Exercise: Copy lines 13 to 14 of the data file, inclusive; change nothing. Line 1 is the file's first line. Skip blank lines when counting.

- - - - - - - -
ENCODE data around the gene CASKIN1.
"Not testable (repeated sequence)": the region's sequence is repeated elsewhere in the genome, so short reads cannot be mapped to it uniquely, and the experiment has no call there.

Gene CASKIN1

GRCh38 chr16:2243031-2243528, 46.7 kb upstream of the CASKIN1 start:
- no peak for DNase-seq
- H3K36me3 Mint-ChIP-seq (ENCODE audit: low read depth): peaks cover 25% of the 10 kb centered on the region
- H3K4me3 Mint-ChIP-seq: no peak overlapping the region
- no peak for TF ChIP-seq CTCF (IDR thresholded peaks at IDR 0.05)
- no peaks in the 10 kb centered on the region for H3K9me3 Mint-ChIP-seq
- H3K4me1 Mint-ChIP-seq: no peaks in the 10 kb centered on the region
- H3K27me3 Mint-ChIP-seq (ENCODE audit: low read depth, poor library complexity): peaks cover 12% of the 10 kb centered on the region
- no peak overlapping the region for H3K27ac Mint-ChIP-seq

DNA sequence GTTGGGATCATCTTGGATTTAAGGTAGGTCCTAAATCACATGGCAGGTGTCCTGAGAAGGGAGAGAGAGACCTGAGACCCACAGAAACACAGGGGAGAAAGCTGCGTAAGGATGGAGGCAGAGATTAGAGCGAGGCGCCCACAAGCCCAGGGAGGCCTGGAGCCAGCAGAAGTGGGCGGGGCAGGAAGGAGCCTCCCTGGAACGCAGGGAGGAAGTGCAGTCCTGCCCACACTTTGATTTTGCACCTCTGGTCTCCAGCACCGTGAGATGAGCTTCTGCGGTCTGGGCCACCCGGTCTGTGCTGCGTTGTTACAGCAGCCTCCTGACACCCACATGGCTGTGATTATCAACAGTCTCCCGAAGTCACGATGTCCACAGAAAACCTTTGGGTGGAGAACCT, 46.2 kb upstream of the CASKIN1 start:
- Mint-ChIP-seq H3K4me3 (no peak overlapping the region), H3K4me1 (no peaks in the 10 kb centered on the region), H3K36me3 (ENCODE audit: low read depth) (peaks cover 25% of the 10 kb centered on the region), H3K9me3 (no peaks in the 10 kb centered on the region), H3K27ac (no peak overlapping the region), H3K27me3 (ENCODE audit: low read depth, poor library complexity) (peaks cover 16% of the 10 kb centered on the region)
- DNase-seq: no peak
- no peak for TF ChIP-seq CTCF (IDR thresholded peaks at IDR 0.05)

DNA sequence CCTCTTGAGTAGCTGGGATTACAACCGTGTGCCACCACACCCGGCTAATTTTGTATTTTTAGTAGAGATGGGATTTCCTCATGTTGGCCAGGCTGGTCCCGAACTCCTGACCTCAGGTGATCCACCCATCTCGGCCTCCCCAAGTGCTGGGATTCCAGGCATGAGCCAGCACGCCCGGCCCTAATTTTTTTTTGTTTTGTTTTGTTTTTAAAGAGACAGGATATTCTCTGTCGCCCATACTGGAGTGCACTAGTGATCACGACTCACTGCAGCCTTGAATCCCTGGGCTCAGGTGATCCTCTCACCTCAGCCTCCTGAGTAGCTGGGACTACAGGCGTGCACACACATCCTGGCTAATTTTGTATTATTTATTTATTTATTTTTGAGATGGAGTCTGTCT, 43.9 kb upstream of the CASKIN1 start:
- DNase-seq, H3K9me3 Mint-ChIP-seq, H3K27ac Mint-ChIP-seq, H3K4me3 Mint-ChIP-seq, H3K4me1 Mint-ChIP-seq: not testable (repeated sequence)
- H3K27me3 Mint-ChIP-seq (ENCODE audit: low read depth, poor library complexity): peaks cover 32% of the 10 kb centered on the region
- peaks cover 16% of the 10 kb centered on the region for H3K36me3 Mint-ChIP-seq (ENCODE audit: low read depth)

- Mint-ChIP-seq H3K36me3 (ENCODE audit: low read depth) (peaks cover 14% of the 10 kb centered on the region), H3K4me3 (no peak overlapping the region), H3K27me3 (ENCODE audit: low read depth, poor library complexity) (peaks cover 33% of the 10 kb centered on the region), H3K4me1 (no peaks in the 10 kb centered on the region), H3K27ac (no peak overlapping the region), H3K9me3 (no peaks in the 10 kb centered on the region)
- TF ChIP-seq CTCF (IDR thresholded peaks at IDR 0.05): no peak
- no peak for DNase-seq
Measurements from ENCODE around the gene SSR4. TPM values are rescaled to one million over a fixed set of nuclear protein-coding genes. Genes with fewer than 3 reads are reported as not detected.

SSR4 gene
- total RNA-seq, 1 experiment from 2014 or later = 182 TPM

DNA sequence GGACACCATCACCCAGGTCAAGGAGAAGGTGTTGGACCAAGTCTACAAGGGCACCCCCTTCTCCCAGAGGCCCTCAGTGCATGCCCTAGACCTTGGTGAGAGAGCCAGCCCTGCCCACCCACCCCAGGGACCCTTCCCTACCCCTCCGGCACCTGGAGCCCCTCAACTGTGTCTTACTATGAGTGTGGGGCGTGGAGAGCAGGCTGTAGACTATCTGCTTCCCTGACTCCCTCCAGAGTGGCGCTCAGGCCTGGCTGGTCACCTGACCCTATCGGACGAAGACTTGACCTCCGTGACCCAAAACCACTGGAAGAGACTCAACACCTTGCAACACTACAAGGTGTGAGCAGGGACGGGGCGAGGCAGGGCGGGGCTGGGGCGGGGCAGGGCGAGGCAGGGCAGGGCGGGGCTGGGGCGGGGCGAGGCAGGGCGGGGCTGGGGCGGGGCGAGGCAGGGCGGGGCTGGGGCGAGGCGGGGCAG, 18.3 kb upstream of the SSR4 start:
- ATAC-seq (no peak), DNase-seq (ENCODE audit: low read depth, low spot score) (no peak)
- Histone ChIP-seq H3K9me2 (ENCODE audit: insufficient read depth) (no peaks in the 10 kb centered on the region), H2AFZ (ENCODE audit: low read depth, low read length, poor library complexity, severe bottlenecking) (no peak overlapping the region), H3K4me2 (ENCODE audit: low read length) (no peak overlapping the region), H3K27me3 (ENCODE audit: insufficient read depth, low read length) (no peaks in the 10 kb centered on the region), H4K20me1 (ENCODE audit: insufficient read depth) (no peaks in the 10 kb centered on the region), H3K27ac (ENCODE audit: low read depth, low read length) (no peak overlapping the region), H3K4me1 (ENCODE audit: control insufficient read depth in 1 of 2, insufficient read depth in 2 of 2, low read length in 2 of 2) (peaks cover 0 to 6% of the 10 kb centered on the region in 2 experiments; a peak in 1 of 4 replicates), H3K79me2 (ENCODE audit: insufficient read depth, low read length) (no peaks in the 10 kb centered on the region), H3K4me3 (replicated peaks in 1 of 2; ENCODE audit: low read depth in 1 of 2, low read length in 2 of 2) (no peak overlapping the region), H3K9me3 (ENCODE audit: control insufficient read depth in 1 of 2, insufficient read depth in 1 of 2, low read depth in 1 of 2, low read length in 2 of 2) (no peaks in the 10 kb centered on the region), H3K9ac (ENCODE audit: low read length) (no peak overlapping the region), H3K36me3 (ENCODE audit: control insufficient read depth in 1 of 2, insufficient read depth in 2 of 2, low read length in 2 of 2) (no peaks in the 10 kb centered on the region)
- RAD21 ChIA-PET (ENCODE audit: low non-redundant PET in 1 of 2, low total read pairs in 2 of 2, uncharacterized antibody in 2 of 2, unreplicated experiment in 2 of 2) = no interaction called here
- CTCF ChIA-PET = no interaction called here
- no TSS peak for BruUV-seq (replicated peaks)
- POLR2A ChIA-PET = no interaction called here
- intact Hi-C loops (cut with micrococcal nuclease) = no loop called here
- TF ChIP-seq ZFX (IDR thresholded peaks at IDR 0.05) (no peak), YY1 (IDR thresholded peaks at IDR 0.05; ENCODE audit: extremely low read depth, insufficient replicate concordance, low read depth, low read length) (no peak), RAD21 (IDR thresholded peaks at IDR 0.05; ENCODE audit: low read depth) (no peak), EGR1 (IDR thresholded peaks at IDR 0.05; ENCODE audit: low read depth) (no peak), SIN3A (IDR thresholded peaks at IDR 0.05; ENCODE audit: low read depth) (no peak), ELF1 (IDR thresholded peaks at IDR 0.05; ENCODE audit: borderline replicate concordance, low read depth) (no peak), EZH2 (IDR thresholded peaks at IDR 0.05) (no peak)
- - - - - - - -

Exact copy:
DNA sequence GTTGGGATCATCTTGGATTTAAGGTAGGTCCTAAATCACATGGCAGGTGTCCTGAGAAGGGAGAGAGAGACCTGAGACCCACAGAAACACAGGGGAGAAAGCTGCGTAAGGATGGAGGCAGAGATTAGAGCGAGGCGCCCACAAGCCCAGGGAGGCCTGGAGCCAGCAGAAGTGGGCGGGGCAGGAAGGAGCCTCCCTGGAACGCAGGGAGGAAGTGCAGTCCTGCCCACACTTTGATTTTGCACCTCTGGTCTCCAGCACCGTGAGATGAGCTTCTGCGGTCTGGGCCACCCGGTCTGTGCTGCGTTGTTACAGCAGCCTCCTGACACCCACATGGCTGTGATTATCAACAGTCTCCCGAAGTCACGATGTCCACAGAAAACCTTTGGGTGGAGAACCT, 46.2 kb upstream of the CASKIN1 start:
- Mint-ChIP-seq H3K4me3 (no peak overlapping the region), H3K4me1 (no peaks in the 10 kb centered on the region), H3K36me3 (ENCODE audit: low read depth) (peaks cover 25% of the 10 kb centered on the region), H3K9me3 (no peaks in the 10 kb centered on the region), H3K27ac (no peak overlapping the region), H3K27me3 (ENCODE audit: low read depth, poor library complexity) (peaks cover 16% of the 10 kb centered on the region)